This question reminded me of a quotation about beginning and ending a tale with a death. But I couldn’t think of who said it, and couldn’t find it again. In this story, the death is not meant to carry a message.
Q. While writing this book, did you find yourself getting emotional and reacting to the story even though you were the one writing it? Did it make you feel sick to write about Midgely’s eye? Did you feel disgusted when you wrote about the moldy food? Did you feel depressed while writing such a sad story?
A. To answer this I have to explain how I write. I type the story on a computer keyboard, but as I’m typing, I’m telling the story to myself, speaking at times only half aloud, under my breath, and at other times loudly enough to be heard in the next room. So the story seems quite real to me. I’m hearing, and speaking, the words of the characters. I see in my mind what they see in their real, but fictional, lives. So, yes, there are parts of the story where I feel the same emotions as the character. But Midgely’s eye was different. I had to talk with a doctor to find out what would happen to an eye that had been punctured by a needle, and I wrote about it with a clinical mind. The moldy food did not disgust me, but the story did leave me depressed at times. I had some quite troubling dreams during the worst part of it.
Q. Why did you name Worms, Worms? What were the doctor and Worms going to do with the bodies? Was Worms helping Tom because Worms was kind or was he trying to use Tom?
A. I can’t say how I chose the name Worms. I remember that the name came later than the character, and that I then thought about changing the man to suit the new name. “Worms” seemed to suggest someone thin and oily, who would move as though slithering, while I’d imagined the grave robber as being rather big and hefty. He would have to be, really, to hoist corpses out of graves, so I left him as he was.
The doctor needs dead bodies for dissection. This is true to the time. There were people who made a living delivering bodies to the doctors—usually anatomists—who needed them. The way that Worms goes about lifting the Smasher’s body from the grave is how it was really done.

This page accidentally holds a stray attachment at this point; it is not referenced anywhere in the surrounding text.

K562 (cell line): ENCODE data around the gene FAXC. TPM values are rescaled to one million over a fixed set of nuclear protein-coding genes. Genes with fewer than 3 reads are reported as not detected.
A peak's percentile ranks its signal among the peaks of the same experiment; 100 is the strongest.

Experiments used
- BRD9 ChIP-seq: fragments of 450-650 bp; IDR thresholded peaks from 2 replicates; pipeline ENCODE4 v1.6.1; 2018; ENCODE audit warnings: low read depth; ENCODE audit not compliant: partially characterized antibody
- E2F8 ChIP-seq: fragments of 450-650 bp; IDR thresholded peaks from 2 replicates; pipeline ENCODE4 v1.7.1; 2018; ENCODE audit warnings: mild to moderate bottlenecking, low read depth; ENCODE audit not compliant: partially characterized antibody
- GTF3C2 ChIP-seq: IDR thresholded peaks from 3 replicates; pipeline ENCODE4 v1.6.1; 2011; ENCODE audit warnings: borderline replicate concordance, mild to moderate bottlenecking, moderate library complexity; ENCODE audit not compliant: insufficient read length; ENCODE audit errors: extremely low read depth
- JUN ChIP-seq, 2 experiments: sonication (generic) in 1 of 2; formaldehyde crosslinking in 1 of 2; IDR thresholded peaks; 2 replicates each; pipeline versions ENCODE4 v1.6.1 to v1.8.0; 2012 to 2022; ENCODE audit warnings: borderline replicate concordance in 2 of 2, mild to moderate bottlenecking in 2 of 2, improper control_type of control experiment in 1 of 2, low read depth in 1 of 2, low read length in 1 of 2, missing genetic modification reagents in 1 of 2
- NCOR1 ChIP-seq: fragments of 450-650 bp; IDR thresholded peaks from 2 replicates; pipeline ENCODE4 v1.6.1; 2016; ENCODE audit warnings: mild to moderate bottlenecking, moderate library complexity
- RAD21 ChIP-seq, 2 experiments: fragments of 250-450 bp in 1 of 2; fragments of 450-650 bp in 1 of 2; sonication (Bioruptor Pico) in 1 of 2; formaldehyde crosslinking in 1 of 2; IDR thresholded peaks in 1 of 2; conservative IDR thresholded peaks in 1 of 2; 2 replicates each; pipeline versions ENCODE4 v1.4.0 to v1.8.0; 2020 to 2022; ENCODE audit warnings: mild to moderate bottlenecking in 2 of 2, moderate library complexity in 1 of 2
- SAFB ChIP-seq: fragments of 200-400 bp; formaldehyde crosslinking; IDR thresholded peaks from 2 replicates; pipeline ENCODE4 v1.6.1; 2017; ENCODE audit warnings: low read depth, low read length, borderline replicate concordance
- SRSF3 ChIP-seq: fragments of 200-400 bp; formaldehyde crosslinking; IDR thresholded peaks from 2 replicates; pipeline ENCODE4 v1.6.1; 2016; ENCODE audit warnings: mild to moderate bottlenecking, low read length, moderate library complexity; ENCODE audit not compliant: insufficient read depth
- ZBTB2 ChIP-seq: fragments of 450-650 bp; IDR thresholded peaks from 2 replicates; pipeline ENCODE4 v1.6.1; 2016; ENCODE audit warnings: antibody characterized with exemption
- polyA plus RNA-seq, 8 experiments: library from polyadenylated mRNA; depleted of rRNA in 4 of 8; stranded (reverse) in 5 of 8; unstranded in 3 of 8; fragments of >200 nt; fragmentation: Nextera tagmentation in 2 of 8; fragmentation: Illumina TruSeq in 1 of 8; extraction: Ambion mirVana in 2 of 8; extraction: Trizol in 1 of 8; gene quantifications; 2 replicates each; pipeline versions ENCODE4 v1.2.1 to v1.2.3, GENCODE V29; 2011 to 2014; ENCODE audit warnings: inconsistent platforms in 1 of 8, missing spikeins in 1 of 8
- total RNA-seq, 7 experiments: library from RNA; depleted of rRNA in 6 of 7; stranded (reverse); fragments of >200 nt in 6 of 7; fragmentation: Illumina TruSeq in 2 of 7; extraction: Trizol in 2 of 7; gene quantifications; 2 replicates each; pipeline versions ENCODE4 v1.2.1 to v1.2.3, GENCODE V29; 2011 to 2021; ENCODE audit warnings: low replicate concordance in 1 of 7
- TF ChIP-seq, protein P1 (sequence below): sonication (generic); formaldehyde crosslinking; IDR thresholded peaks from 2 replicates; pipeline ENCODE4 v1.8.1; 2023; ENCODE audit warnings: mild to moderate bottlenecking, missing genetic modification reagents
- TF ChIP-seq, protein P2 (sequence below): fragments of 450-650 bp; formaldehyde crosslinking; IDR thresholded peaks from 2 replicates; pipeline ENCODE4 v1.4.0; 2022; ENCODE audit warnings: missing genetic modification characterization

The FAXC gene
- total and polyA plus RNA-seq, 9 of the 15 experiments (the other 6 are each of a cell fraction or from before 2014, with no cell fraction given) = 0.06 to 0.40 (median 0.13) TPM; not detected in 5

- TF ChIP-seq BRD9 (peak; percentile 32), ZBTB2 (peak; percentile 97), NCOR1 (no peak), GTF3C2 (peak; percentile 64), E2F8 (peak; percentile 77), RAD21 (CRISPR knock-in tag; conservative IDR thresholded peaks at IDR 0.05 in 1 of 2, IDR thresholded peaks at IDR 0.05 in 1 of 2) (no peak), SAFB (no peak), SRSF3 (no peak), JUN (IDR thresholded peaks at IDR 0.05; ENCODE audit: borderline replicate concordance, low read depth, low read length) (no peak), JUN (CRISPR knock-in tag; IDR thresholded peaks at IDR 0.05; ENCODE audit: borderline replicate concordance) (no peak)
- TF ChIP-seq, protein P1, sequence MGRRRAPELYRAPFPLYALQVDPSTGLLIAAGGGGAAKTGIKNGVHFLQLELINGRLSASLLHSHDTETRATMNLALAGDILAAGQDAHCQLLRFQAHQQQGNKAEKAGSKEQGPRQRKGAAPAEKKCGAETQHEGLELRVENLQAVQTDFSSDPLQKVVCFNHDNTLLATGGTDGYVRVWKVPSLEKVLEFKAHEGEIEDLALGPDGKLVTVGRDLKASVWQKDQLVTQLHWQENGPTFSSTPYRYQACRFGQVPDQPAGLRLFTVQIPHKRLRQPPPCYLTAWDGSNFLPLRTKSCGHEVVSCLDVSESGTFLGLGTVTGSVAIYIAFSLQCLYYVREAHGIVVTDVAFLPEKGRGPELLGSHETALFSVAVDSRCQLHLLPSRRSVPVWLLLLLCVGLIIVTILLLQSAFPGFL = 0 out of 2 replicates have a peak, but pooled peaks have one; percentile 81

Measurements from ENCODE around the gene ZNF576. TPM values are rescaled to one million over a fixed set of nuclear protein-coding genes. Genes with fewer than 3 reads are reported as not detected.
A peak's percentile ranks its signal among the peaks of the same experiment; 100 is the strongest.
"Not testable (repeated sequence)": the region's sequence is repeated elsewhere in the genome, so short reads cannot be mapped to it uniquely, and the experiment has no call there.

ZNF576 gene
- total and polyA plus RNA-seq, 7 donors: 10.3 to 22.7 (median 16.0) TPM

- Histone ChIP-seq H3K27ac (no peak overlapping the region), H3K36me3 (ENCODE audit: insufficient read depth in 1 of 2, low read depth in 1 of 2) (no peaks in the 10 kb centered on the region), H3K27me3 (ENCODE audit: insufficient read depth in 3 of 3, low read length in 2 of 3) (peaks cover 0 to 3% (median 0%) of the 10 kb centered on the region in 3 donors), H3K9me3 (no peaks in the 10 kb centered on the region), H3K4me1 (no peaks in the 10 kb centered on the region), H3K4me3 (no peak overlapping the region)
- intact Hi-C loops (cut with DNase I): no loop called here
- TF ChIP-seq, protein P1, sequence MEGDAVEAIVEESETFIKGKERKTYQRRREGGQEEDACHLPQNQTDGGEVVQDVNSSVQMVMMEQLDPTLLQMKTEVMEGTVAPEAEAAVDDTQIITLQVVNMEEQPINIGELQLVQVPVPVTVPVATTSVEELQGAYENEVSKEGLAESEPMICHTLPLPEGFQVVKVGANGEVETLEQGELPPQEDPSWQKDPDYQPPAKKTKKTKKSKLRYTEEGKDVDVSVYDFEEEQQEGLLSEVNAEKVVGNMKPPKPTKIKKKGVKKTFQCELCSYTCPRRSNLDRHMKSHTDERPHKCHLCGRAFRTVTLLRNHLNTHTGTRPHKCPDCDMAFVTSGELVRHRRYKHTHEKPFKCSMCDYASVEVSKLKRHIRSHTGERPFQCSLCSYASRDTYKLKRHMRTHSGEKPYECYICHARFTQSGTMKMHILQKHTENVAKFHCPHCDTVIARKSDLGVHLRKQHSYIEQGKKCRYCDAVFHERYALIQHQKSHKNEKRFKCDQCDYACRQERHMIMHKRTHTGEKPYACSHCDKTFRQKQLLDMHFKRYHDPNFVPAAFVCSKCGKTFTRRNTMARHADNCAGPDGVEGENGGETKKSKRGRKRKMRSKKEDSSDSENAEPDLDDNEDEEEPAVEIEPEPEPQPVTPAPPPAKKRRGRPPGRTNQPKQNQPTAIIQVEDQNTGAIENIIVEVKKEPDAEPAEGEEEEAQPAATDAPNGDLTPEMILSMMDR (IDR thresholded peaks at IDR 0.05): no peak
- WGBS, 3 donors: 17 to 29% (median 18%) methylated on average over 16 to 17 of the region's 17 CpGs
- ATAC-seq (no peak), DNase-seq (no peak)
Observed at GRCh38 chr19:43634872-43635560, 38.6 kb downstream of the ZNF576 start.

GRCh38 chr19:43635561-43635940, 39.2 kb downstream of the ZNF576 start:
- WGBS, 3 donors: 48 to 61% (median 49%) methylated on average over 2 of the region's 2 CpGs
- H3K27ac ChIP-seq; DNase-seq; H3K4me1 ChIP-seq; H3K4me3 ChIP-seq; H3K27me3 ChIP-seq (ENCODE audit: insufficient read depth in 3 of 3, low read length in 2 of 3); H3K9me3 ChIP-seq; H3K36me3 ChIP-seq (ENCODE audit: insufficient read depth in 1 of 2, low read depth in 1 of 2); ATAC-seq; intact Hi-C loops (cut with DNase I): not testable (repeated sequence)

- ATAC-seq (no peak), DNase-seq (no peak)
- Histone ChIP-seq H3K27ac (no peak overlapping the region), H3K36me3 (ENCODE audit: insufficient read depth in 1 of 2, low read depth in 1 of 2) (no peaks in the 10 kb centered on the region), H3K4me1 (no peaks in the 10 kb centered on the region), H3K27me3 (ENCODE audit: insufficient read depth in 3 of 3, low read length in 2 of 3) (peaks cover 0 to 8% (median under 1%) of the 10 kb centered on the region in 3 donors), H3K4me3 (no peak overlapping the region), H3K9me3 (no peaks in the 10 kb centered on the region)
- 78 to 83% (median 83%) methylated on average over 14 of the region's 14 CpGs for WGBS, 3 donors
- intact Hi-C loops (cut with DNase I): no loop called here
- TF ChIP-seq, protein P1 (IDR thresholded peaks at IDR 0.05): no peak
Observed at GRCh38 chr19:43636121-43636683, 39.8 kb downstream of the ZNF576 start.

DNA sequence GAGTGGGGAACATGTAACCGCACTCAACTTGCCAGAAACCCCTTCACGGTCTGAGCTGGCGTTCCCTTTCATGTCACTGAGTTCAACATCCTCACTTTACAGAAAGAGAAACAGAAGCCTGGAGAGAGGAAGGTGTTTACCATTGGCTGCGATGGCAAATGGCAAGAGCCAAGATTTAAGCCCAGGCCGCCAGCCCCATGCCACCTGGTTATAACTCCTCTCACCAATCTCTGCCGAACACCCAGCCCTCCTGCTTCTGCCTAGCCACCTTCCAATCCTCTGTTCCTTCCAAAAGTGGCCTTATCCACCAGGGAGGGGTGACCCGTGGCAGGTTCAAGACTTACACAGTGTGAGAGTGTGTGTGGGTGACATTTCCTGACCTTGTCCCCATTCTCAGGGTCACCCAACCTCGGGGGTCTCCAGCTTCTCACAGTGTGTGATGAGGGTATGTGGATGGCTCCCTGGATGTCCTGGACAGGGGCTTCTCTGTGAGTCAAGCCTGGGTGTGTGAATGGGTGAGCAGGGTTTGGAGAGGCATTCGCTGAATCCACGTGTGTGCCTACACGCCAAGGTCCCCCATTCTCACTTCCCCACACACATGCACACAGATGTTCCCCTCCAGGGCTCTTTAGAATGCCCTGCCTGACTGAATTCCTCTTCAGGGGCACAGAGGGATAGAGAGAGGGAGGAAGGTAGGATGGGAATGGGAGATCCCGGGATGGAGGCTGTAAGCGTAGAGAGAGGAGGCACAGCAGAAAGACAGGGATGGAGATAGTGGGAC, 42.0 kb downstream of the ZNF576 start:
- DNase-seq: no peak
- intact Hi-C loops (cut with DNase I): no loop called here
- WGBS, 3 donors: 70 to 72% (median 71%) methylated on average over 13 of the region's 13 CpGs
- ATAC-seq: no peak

Worms is based on the description of a London scavenger of the time. In the 19th century, the city swarmed with a wonderful and bizarre assortment of people who combed the streets for things they could sell. They picked up the castaway butts of smoked cigars, and sifted through sweepings for bits of wool. They collected birds’ nests, and horse manure, and dog droppings, which were used for dressing the leather of gloves and book covers.
Q. The book groups were very interested in the character of Tom’s mother. What happens to her? Why was she the only woman in the book? Why did you write with such feeling about the mother grieving over her child’s death?
A. To be honest, I don’t know yet what happens to Mrs. Tin. The scenes of her grieving were meant to show her madness, and to make Tom seem a bit selfish for not sympathizing with her. She’s not exactly the only woman in the book—the Darkey is another, and there’s the fisherman’s wife who appears near the end—but it’s true that women are scarce in the story, and don’t come across very well. That, again, is a reflection of the hulks. Girls were not imprisoned with the boys.
Q. We’re a little unclear about how the Smasher died. Can you elaborate on that? What history does the Smasher have that makes others fear him so? Why do you refer to the Smasher as a twin throughout the whole novel?